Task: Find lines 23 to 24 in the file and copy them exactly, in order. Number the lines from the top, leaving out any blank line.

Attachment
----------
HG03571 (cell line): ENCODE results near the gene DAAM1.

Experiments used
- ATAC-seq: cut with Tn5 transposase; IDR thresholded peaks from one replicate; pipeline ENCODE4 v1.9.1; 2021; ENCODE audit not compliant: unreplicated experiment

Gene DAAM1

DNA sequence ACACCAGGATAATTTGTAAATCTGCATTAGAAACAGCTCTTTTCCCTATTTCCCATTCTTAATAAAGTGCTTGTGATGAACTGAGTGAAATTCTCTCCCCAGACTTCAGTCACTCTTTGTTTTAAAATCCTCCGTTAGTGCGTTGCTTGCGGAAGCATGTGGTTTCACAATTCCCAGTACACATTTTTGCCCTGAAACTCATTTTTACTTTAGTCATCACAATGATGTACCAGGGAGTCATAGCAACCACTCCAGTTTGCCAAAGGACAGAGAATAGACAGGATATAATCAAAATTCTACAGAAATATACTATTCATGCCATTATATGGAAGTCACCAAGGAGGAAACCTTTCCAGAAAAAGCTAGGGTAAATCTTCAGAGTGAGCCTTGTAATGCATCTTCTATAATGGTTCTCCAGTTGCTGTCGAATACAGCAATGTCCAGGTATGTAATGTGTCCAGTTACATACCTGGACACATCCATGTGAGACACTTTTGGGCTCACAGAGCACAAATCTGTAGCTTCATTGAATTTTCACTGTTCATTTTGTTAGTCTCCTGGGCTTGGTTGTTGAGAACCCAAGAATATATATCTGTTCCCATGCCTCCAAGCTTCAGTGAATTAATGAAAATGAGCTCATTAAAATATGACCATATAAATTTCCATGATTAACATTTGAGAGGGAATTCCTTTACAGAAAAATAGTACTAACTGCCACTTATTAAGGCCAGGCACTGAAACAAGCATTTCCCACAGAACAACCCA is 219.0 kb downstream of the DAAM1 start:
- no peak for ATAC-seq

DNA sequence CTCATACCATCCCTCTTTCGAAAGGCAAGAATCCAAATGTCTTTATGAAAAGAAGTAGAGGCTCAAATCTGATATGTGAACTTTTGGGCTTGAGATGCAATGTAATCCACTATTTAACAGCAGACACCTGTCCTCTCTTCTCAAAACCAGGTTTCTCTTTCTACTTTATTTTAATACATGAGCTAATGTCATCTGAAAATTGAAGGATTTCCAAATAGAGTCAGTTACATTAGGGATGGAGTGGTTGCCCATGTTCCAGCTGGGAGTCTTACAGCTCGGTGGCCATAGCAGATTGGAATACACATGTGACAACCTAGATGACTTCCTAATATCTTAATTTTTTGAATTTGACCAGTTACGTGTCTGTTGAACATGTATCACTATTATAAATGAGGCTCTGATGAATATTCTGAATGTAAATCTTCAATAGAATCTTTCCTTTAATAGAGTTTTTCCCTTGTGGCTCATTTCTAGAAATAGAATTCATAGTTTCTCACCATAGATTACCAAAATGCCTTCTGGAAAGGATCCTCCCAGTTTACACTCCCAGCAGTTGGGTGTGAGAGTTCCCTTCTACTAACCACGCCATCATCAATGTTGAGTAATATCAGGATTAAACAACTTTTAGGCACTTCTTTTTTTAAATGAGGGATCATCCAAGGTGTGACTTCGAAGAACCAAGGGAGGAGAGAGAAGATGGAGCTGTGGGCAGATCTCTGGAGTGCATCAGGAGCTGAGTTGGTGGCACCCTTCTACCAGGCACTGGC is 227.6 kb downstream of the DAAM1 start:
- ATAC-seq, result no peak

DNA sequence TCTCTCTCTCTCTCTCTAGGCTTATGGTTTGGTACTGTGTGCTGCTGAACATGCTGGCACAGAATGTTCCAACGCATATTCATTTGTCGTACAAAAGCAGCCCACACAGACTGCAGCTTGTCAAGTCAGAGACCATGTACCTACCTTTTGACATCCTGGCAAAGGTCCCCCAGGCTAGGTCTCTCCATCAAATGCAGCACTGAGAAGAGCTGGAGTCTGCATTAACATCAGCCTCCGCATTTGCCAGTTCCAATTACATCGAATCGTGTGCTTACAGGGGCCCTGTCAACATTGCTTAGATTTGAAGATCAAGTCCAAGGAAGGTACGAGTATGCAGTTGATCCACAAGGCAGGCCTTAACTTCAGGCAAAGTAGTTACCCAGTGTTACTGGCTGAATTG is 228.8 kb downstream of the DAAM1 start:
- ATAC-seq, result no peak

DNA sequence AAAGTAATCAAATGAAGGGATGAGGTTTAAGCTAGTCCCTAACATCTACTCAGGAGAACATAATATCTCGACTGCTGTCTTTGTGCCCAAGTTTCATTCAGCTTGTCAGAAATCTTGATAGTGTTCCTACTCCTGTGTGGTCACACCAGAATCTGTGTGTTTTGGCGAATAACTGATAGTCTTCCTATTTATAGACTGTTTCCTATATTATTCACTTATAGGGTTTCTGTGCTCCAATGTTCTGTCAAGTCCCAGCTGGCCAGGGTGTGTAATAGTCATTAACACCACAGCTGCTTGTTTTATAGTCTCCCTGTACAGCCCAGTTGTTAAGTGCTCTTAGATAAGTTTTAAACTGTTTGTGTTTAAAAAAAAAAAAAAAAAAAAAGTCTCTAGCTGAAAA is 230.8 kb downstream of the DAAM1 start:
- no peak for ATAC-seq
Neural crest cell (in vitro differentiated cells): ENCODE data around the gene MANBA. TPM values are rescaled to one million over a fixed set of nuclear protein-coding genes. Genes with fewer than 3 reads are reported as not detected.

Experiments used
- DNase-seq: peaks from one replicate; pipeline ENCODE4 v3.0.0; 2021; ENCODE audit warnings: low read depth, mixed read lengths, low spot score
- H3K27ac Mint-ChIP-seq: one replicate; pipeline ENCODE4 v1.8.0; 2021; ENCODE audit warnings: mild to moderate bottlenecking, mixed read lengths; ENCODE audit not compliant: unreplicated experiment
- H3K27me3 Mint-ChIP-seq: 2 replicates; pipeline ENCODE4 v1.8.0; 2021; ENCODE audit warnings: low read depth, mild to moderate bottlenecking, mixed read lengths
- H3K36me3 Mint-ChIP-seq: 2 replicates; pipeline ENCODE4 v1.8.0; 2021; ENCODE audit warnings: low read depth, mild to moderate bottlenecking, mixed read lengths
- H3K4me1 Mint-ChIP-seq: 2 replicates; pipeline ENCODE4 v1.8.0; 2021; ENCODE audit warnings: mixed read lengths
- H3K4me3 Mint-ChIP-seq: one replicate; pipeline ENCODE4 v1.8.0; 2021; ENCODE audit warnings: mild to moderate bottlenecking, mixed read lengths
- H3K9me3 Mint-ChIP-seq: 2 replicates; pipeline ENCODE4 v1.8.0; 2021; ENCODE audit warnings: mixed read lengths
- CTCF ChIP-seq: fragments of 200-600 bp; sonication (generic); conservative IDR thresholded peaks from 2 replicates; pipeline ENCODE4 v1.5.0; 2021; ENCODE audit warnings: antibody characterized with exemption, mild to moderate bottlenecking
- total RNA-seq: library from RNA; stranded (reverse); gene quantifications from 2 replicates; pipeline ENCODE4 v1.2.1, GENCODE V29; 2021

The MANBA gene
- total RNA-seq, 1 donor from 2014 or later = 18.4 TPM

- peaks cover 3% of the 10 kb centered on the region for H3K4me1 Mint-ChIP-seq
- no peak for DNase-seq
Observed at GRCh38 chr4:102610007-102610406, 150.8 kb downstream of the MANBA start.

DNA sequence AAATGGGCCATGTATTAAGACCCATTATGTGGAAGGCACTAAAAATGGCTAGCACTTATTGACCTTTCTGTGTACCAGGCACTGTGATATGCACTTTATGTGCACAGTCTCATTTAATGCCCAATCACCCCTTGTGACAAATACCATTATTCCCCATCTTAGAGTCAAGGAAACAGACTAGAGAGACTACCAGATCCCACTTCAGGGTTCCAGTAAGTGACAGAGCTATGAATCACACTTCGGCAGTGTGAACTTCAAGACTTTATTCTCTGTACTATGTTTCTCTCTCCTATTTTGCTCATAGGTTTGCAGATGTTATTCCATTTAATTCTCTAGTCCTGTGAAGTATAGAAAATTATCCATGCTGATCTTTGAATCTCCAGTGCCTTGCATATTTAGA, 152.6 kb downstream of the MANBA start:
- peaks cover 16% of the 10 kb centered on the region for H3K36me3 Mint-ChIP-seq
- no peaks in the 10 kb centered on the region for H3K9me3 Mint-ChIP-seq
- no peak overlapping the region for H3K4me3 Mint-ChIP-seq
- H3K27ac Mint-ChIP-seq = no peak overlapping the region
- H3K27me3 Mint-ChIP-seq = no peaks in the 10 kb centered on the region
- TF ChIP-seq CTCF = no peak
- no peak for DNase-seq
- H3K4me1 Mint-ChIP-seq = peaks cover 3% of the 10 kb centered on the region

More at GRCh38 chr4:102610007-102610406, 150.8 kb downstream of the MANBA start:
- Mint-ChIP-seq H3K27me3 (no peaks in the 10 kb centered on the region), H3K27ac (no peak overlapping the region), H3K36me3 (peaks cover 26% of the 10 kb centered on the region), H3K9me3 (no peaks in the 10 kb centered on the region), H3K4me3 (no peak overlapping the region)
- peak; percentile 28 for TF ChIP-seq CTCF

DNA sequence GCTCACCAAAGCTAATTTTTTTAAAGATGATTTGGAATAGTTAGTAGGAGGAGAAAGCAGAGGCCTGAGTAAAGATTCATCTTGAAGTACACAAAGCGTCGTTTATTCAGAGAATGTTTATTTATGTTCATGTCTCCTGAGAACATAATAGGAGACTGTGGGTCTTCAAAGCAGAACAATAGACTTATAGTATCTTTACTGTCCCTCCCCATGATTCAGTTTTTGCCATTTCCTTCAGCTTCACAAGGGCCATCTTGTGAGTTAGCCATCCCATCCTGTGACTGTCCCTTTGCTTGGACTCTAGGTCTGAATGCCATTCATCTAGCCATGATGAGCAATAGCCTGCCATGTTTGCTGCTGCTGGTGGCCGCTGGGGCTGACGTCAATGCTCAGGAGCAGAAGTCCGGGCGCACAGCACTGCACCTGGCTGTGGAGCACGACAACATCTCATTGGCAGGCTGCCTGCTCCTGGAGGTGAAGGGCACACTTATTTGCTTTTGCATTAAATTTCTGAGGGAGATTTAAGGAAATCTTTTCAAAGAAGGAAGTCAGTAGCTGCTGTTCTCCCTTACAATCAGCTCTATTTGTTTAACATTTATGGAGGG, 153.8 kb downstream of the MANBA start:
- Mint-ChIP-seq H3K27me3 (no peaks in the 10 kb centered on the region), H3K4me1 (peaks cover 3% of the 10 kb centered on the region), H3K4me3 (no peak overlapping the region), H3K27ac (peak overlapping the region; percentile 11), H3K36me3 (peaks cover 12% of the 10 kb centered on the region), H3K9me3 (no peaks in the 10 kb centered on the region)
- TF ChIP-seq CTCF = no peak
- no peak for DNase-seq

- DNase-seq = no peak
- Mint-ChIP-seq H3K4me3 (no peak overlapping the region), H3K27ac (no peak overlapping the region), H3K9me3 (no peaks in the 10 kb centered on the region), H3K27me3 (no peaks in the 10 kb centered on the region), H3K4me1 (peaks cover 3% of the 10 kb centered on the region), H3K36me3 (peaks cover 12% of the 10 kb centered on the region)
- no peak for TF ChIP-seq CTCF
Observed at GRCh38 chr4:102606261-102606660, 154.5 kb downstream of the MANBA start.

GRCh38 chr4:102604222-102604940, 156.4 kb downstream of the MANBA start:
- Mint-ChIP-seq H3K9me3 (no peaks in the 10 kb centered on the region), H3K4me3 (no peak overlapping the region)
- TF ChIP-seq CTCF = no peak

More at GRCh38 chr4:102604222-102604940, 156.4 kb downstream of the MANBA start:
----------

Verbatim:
- total RNA-seq: library from RNA; stranded (reverse); gene quantifications from 2 replicates; pipeline ENCODE4 v1.2.1, GENCODE V29; 2021

The MANBA gene